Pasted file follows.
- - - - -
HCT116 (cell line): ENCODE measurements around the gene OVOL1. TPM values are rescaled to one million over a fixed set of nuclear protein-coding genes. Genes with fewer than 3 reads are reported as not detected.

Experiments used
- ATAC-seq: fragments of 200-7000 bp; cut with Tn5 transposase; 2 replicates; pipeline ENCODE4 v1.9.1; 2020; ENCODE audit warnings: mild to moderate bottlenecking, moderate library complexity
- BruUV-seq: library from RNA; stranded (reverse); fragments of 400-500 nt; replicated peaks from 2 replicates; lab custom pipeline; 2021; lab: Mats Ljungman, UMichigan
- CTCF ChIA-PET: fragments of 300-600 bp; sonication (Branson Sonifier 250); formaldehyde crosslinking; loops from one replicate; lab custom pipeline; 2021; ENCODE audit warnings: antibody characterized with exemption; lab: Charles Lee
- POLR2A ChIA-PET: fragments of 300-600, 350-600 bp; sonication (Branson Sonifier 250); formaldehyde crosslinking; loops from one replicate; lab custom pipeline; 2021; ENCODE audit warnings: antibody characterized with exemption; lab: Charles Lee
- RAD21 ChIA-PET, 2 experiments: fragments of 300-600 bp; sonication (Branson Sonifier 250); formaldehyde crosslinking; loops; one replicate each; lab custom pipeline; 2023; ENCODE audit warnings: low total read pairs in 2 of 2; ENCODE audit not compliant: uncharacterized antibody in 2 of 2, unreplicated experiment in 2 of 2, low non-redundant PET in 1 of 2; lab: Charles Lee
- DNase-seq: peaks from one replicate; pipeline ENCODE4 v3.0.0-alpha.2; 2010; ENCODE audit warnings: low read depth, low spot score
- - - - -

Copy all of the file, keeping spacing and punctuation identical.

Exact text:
HCT116 (cell line): ENCODE measurements around the gene OVOL1. TPM values are rescaled to one million over a fixed set of nuclear protein-coding genes. Genes with fewer than 3 reads are reported as not detected.

Experiments used
- ATAC-seq: fragments of 200-7000 bp; cut with Tn5 transposase; 2 replicates; pipeline ENCODE4 v1.9.1; 2020; ENCODE audit warnings: mild to moderate bottlenecking, moderate library complexity
- BruUV-seq: library from RNA; stranded (reverse); fragments of 400-500 nt; replicated peaks from 2 replicates; lab custom pipeline; 2021; lab: Mats Ljungman, UMichigan
- CTCF ChIA-PET: fragments of 300-600 bp; sonication (Branson Sonifier 250); formaldehyde crosslinking; loops from one replicate; lab custom pipeline; 2021; ENCODE audit warnings: antibody characterized with exemption; lab: Charles Lee
- POLR2A ChIA-PET: fragments of 300-600, 350-600 bp; sonication (Branson Sonifier 250); formaldehyde crosslinking; loops from one replicate; lab custom pipeline; 2021; ENCODE audit warnings: antibody characterized with exemption; lab: Charles Lee
- RAD21 ChIA-PET, 2 experiments: fragments of 300-600 bp; sonication (Branson Sonifier 250); formaldehyde crosslinking; loops; one replicate each; lab custom pipeline; 2023; ENCODE audit warnings: low total read pairs in 2 of 2; ENCODE audit not compliant: uncharacterized antibody in 2 of 2, unreplicated experiment in 2 of 2, low non-redundant PET in 1 of 2; lab: Charles Lee
- DNase-seq: peaks from one replicate; pipeline ENCODE4 v3.0.0-alpha.2; 2010; ENCODE audit warnings: low read depth, low spot score